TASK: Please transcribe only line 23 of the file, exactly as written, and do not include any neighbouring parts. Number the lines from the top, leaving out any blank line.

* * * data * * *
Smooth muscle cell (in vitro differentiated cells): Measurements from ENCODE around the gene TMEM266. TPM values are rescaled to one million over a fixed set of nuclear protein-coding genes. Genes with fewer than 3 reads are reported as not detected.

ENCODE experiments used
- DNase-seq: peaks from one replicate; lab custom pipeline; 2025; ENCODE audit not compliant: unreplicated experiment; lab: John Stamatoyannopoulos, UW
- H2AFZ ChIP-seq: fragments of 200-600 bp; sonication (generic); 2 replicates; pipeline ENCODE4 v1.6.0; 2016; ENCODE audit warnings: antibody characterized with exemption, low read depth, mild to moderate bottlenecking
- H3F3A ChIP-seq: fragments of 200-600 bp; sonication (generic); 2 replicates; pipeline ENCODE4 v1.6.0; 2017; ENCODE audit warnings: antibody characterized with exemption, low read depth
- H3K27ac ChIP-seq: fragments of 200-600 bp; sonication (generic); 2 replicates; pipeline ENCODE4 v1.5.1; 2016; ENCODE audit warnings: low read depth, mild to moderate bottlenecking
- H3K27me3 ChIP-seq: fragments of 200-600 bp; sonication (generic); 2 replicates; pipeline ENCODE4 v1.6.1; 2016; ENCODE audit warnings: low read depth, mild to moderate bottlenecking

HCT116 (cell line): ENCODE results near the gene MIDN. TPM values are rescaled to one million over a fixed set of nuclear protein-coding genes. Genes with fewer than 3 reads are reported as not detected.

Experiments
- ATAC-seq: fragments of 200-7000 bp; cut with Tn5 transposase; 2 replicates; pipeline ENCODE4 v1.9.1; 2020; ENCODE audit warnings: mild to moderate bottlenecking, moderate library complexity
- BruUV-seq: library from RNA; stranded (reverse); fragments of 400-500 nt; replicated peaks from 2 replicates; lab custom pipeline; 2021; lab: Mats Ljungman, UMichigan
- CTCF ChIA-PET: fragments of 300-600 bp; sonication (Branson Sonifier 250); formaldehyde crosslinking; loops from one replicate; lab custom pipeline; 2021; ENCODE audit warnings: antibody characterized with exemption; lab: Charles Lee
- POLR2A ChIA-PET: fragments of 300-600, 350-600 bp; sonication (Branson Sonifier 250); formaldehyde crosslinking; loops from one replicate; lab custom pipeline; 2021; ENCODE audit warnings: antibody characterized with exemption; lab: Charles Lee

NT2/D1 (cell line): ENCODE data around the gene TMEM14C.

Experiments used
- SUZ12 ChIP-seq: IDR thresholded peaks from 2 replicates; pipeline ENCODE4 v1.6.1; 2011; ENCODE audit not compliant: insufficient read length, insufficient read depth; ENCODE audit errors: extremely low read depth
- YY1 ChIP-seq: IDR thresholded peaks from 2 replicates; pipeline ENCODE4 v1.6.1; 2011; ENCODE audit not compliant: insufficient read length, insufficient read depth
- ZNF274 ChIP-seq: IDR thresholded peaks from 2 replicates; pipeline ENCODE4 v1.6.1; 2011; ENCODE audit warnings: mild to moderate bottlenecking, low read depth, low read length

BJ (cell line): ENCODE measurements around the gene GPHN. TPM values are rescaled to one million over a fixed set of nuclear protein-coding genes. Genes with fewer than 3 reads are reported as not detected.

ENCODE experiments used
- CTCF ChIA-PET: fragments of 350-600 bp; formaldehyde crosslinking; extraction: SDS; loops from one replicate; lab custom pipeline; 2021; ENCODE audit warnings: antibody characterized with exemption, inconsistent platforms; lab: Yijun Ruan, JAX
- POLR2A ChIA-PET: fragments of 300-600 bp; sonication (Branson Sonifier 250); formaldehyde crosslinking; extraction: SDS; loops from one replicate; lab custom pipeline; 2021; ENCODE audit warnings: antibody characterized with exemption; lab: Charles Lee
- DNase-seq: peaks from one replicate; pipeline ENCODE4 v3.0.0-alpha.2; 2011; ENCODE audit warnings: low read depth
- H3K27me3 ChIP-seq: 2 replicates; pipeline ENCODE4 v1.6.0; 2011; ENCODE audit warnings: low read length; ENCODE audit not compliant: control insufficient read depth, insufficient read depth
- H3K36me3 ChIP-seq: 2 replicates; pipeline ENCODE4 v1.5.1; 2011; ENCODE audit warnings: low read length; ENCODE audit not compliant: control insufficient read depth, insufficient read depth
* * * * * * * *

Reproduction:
- DNase-seq: peaks from one replicate; pipeline ENCODE4 v3.0.0-alpha.2; 2011; ENCODE audit warnings: low read depth